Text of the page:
Knowledge Base in a Veterinary Practice

Nov 11, 2020 at 12:13 pm
Ivan Zakharenkov, DVM, BSc

Isn’t it frustrating when your employees don’t follow procedures and instructions? Even when they receive the best training, small details can fall through the cracks, which lead to inconsistencies, such as miscommunications. Even worse, when key personnel who are responsible for training and oversight leave the practice, it can cause some major gaps in “institutional memory.” 

Compiling, updating, and maintaining a centralized body of skills, experiences, capabilities, and expert insights is a challenging but necessary duty. Managing the information, storing it in one place, and enabling any of your staff to access it at any time, can become a game-changer. Many practice owners are not familiar with the term knowledge base (KB), and we want to shine a light on this topic. Find out what your knowledge base is, and see whether your standard operating procedures (SOPs) belong in the KB and comply with the American Animal Hospital Association (AAHA) guidelines. 

What is a knowledge base? 

A knowledge base suggests software solutions that can engage staff members and help them quickly access the information at their own pace and on any device. In general, it is a repository for how-to and troubleshooting information. The KB should be built according to the knowledge structure and be managed based on the practice’s knowledge management strategy.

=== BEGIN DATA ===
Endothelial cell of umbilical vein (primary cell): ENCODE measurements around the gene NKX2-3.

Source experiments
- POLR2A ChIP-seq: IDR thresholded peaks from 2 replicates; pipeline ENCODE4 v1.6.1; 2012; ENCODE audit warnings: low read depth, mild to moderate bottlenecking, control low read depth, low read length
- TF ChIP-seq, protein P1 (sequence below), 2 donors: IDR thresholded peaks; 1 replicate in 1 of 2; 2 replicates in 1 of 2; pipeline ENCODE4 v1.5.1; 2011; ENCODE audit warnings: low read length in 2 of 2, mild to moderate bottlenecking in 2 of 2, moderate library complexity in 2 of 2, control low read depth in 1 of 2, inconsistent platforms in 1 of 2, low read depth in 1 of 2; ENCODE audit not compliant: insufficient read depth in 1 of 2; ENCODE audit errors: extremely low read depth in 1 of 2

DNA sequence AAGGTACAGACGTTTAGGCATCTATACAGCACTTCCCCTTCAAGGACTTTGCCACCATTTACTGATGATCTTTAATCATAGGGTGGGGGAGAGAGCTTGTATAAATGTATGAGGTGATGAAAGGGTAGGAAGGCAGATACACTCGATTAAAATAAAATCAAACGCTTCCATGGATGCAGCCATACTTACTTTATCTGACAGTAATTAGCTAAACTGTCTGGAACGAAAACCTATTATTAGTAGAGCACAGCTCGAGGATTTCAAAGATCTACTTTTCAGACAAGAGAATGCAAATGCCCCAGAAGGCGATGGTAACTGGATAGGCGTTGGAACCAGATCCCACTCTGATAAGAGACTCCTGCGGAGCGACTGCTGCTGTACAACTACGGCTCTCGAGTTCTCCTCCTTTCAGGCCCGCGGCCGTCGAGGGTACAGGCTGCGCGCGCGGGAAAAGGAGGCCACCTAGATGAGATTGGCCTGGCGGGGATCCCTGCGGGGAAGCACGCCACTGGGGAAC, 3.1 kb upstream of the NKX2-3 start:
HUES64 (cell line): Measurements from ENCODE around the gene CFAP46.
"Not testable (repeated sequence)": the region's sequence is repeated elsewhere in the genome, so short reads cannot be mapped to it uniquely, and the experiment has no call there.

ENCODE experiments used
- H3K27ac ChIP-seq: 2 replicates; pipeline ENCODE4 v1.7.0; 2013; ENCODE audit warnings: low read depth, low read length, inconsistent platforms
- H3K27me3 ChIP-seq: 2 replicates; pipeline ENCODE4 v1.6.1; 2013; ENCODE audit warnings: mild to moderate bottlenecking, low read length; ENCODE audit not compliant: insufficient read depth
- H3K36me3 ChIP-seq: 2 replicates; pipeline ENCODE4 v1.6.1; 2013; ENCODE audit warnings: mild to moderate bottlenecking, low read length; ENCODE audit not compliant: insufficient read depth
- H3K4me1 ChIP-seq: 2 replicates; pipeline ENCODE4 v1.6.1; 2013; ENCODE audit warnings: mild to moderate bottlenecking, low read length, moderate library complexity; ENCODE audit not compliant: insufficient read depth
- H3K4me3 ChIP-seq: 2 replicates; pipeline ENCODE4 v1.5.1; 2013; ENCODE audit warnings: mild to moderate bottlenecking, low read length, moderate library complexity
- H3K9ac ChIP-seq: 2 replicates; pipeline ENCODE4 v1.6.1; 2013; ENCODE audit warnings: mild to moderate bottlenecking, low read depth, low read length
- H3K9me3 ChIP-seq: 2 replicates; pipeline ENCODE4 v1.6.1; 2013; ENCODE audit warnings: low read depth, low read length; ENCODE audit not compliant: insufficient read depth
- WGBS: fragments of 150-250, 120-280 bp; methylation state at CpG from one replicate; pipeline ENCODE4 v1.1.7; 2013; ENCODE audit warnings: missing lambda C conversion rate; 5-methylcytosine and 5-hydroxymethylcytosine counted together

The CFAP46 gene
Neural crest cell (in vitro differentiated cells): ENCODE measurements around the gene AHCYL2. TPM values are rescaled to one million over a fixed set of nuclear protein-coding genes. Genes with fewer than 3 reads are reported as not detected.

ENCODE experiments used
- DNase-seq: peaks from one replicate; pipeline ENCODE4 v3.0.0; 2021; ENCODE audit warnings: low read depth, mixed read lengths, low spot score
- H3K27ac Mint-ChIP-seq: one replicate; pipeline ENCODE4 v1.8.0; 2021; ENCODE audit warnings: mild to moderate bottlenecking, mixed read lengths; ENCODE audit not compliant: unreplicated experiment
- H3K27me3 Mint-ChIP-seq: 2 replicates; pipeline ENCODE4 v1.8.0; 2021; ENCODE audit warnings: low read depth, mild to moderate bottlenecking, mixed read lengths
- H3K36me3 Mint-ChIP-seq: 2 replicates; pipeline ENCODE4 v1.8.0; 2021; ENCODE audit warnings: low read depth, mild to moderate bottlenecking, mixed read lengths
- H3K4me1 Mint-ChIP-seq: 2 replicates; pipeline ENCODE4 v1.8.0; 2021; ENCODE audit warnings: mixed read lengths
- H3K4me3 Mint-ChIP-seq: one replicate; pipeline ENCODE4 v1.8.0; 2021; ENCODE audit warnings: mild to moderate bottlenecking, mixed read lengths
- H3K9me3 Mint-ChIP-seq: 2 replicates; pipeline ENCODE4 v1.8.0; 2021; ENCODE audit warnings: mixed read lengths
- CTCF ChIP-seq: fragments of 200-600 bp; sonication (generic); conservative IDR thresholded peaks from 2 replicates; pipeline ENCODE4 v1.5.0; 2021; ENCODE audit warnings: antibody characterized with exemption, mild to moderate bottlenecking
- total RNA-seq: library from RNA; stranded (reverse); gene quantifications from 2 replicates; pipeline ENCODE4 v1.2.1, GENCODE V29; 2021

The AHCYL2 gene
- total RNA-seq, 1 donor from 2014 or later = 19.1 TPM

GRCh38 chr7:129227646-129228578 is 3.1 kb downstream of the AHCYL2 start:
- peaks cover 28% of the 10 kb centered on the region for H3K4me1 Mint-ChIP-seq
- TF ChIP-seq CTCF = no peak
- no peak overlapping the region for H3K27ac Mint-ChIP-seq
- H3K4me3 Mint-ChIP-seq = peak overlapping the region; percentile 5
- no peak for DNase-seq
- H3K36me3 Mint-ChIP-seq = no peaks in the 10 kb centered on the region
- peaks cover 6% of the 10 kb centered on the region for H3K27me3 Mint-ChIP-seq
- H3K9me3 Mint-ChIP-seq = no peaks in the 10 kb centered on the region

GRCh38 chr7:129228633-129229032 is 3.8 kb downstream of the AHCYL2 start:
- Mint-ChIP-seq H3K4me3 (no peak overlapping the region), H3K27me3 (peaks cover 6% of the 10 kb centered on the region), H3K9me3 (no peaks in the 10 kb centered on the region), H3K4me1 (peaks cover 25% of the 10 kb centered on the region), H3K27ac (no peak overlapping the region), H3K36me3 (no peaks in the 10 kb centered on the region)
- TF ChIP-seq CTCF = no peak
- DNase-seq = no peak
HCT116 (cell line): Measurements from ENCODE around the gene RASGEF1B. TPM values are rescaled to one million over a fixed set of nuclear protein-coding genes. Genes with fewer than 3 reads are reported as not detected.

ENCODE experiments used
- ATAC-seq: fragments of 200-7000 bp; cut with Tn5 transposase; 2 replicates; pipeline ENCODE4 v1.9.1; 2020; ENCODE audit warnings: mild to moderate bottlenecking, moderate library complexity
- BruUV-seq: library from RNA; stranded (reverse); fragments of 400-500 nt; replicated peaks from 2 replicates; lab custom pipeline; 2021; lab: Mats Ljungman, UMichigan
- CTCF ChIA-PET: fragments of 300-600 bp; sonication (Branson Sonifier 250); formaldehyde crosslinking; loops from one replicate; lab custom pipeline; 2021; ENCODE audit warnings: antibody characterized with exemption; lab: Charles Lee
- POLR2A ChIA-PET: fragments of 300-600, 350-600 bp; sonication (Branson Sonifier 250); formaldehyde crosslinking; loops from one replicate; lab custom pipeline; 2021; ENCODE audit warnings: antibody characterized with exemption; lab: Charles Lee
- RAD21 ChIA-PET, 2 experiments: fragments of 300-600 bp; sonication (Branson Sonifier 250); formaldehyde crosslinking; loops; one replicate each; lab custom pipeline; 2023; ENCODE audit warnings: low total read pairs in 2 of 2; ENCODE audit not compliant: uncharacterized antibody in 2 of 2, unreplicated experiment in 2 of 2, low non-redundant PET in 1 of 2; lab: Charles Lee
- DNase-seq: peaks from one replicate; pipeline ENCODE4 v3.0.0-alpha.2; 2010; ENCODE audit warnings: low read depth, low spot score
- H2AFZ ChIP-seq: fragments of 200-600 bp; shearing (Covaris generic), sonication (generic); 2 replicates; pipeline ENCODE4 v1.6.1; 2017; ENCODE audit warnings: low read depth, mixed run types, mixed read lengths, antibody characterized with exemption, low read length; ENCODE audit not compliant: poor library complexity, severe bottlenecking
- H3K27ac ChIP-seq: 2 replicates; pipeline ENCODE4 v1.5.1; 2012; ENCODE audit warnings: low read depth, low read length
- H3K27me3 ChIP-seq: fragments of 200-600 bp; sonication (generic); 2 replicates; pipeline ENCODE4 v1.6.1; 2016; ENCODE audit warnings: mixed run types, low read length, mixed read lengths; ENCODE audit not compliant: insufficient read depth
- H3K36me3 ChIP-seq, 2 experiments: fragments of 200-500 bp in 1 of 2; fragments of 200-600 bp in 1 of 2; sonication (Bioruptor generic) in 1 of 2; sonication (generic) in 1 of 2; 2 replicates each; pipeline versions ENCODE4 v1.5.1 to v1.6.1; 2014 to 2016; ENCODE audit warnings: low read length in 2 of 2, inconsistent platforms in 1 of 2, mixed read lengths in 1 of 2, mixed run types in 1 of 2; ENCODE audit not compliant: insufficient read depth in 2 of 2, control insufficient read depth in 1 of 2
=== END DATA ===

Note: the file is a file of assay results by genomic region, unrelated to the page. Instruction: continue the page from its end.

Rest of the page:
The knowledge management (KM) process helps an organization optimize and preserve its institutional memory. Creating and using information is not enough; the practice must apply this knowledge in order to operate successfully. Otherwise, it is meaningless.

What is knowledge base?

KM strategy focuses on the processes that the clinic uses to manage its repository of information—training, operating procedures, personnel, and technology. These principles will guide you in creating a KB that will withstand personnel changes, regulatory updates, and revised clinical protocols, and will allow your personnel to consistently implement best practices.

How practices benefit from a KB 

Implementing a knowledge base in the clinic improves and offers consistency of communication across the organization. This approach leads to better performance of the clinic, minimizes costs, and can increase revenue. Here are some specific benefits that the clinic gets from a KB: 

  • Consistent information across the organization — Having a KB allows all members of the organization access to consistent information. For instance, if an employee has a question and asks the head technician and the clinic manager about company policy, the employee can receive information that is not entirely accurate or inconsistent. 
  • Accelerated onboarding — A KB makes the training process more congenial and consistent, which lowers onboarding costs and increases scalability. As new employees have a centralized resource for comprehensive information, it ensures a quicker and more effective adaptation to the clinic’s processes and minimizes mistakes. 
  • Improved client experiences — For example, a clinic may have guidelines on how to greet each client. If each employee across an organization can access the information at any time, the greeting will most likely be performed regularly. This small adjustment improves the client’s experience and elevates their perception of quality of care. Additionally, clear guidelines help to answer customers’ queries and solve their issues in a timely manner without jeopardizing the clinic’s reputation.